Actually, I heard Dr. Axworthy speak at the UN recently and I learned that he is now the President of the University of Winnipeg. Um, sorry but, has anyone heard of the University of Winnipeg before? (Please excuse my ignoranace.) Incidentally, there's a Queen's connection here. Last year, Dr. Axworthy received an honorary doctorate from Queen's as a human rights activist. Here's an brief bio:
Dr. Axworthy became internationally known for his advancement of the human security concept, in particular, the Ottawa Treaty - a landmark global treaty banning anti-personnel landmines. For his leadership on landmines, he was nominated for the Nobel Peace Prize. For his efforts in establishing the International Criminal Court and the Protocol on child soldiers, he received the North- South Institute’s Peace Award.

Nice to know there are some good apples out there, eh?

Thursday, June 10, 2004

Each vote counts

In my research to make an educated vote, I came across this article: Voting NDP: wasting your vote? Here's an excerpt:
Now more than ever, since the amendment of the Canada Elections Act, every vote counts in a very real way. Canadian political parties are no longer allowed to raise money from corporations or unions. To make up for this loss of revenue, each party will be given $1.75 for each vote they receive. Each vote will help the NDP promote progressive issues that are important to Canadians.

OneL: Summer Jobs

A few months ago, I met a guy at a Rock the Vote Meetup who was in his first year of law at Fordham University. At the time, I had been accepted into Queen's but I hadn't decided where I was going to go. I was really nice meeting someone who had already gone through the whole admissions process. Since then, we've met on and off for drinks and it's been fascinating for me to here how his courses have been progessing, etc (part of the reason I started this blog). Anyhow, I wanted to let y'all know that even though he just finished his first year, he got a summer job at a New York firm doing basically what he wants to do after law school: copyright law.

That said, he says he's among a slim minority. Most of his classmates have taken *unpaid* internships or have gone abroad on volunteer missions to build schools or teach English.

Wednesday, June 09, 2004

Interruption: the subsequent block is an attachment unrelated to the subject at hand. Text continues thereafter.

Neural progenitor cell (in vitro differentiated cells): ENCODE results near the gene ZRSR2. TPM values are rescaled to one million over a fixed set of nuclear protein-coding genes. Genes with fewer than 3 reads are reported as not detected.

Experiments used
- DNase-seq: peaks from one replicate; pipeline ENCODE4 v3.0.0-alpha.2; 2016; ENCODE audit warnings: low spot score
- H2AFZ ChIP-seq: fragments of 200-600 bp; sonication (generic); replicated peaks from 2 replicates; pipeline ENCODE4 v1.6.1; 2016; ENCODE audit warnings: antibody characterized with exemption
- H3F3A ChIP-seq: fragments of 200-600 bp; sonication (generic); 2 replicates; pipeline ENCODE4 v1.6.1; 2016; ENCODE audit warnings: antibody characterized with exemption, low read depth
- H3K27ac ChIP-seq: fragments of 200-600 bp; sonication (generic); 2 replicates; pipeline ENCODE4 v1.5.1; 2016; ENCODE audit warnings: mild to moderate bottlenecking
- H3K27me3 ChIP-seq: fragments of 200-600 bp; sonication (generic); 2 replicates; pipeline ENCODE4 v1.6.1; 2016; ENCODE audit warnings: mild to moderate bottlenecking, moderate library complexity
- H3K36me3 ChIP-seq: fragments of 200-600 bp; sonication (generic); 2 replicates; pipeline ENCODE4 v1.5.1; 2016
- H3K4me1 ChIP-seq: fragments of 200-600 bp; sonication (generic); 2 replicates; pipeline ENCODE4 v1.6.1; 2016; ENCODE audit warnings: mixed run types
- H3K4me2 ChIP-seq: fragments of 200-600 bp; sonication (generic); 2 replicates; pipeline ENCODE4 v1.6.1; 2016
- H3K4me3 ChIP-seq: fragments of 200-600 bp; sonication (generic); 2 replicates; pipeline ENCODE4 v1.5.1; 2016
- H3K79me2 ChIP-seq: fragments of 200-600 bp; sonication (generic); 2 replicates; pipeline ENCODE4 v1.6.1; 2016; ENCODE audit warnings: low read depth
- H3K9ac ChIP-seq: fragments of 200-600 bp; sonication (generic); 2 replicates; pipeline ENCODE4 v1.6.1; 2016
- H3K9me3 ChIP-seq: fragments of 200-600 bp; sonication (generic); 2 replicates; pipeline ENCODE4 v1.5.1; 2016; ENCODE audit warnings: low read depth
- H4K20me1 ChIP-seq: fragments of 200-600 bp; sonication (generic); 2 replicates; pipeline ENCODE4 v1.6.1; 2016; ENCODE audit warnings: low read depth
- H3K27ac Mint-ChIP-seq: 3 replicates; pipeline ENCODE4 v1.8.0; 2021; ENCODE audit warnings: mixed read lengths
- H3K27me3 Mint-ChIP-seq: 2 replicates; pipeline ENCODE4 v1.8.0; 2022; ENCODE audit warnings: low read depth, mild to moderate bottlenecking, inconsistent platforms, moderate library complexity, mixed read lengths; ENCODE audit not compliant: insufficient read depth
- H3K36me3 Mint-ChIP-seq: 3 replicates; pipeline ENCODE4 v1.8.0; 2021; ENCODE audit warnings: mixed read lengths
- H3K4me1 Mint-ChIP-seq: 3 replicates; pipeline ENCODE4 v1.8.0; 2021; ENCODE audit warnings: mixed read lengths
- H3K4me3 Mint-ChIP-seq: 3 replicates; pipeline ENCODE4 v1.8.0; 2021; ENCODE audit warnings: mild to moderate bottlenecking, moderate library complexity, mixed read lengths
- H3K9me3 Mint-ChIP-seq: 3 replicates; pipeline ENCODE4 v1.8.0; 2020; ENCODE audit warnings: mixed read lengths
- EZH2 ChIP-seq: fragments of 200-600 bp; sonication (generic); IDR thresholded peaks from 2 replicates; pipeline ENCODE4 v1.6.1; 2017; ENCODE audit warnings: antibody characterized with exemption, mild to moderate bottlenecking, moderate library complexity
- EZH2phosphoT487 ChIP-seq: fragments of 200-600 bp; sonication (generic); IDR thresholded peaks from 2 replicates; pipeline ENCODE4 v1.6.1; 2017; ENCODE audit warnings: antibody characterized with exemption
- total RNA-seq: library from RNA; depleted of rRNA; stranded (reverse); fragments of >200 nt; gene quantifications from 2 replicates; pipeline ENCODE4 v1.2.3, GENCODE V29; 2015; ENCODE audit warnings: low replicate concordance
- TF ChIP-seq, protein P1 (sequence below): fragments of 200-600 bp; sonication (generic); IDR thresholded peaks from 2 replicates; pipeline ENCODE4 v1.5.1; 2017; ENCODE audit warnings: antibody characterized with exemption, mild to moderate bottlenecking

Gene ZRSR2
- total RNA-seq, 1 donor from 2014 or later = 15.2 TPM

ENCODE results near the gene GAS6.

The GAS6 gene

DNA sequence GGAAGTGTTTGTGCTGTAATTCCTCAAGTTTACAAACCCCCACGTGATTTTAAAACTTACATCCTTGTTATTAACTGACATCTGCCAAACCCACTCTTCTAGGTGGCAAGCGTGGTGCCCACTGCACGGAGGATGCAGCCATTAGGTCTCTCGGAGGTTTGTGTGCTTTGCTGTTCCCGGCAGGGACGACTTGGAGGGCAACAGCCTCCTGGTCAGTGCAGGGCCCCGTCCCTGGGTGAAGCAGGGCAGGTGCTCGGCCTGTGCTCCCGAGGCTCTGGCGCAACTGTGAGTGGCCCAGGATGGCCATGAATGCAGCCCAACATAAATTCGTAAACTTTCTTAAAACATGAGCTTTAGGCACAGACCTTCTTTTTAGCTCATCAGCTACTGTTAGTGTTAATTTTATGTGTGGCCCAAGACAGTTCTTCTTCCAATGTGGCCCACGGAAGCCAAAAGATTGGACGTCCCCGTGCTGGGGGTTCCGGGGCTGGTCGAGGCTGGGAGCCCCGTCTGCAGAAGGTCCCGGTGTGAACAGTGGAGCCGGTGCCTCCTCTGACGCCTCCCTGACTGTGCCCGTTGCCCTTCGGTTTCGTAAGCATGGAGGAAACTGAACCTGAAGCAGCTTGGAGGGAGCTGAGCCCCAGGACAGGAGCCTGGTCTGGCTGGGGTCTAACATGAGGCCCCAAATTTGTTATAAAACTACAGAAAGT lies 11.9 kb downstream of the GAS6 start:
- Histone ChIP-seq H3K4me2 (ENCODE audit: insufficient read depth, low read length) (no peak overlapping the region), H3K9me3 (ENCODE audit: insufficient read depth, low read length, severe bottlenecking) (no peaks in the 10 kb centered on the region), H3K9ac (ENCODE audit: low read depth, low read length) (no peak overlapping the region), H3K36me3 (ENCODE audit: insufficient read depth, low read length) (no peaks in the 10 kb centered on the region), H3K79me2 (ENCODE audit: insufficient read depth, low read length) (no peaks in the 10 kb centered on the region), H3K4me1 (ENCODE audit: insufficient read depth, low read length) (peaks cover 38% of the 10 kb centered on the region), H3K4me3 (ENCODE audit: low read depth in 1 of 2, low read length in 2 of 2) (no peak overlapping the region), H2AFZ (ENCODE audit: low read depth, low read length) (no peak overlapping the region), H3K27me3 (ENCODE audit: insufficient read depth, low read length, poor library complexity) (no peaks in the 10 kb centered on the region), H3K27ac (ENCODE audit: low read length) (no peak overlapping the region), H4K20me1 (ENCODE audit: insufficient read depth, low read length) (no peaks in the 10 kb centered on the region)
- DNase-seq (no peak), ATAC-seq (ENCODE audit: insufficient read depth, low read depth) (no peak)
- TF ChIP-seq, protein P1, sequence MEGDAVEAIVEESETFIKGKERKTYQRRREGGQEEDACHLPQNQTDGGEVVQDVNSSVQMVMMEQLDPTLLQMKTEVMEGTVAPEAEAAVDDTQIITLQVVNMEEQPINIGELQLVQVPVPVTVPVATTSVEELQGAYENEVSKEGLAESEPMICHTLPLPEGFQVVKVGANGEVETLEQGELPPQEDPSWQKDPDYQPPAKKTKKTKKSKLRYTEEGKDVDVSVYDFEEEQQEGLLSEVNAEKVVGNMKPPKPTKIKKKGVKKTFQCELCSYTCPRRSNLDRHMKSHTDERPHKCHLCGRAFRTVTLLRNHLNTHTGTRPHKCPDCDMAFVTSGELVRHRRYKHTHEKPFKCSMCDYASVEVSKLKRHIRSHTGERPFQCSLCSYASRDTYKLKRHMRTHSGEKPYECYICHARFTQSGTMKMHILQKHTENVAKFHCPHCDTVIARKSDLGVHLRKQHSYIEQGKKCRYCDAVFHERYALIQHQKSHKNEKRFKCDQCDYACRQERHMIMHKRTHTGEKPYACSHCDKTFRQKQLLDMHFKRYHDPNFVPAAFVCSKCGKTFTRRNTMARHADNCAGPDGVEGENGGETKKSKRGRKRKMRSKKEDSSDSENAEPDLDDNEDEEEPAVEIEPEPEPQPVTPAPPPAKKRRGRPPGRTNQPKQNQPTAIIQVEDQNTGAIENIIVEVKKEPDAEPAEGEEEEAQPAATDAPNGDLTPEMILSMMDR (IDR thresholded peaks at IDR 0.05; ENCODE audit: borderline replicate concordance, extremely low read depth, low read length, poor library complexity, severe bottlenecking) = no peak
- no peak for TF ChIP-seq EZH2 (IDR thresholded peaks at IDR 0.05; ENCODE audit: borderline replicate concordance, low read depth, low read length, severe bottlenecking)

The Importance of Voting

You know, I have to admit, I have thought for a number of years that Canadian politics was pretty boring. Until recently! It seems like since the emergance of a united Conservative Party and a strong leader at the helm of NDP this upcoming election is actually a race! I'm very impressed. My girlfriend and I just sent away for our mail-in ballots. I'm still not entirely sure who I'm going to vote for - but I will definately vote.

I should mention that I'm pretty anal about voting. I find it pretty depressing how few of my cohort are either registered to vote, or are interested. On a business trip to DC I was watching The Daily Show in the hotel and Jon Stewart joked that choosing between the Democrats and the Republicans is like choosing between Pepsi and Coke. And he has a point. Like many jokes, Mr. Stewart's revealed a nugget of truth: in both platform and methodology, the Democrats and the Republicans are very similar. Yet, if Al Gore were President would he have attacked Iraq? Of course we have no way of knowing for sure, but I think it's a safe bet to say that the 10,000 people who have died in this war would probably still be alive.

Monday, June 07, 2004

Getting a QLINK account

Over the last week I've been setting up my QLINK account and my QLINK email account with Queen's. Considering the comment posted below, I will share the hoops I went through with the appropriate links, etc. For the long version, read this.

1. Dug up my acceptance letter and wrote down my student ID on the back of my business card.

2. Went to the GET ID page.

3. Entered my student ID where it says "Type your student number" and entered my birthday as the PIN.

4. Thought of a new password that complies with the criteria stipulated. There's a guide provided by Queen's on How to Choose a Good Password. I tried using a password that I generally use for medium security Internet accounts - it is a combination of numbers and food - but apparently that was in violation of Rule #5 (cannot use a combination of names, birthdays and/or phone numbers).

5. Found an acceptable new password and wrote it down.

6. Waited 24 hours. Watched the Flames beat Tamba Bay in OT. Yah!!

7. Logged on (to the same site above) using my student ID and the new password.

8. Selected and copied (quickly) the screen that came up with my "login NETID(userid)" and your "Initial PASSWORD" - it automatically disappeared after about 60 seconds.

9. Waited "more than an hour" and watched the Flames lose to Tamba Bay at a sports bar (I was the only one in the bar watching the game - New Yorkers are not big hockey fans). They better win tonight!!!!

* this is where I needed help*

10. I emailed the Admissions Assistant. Her response: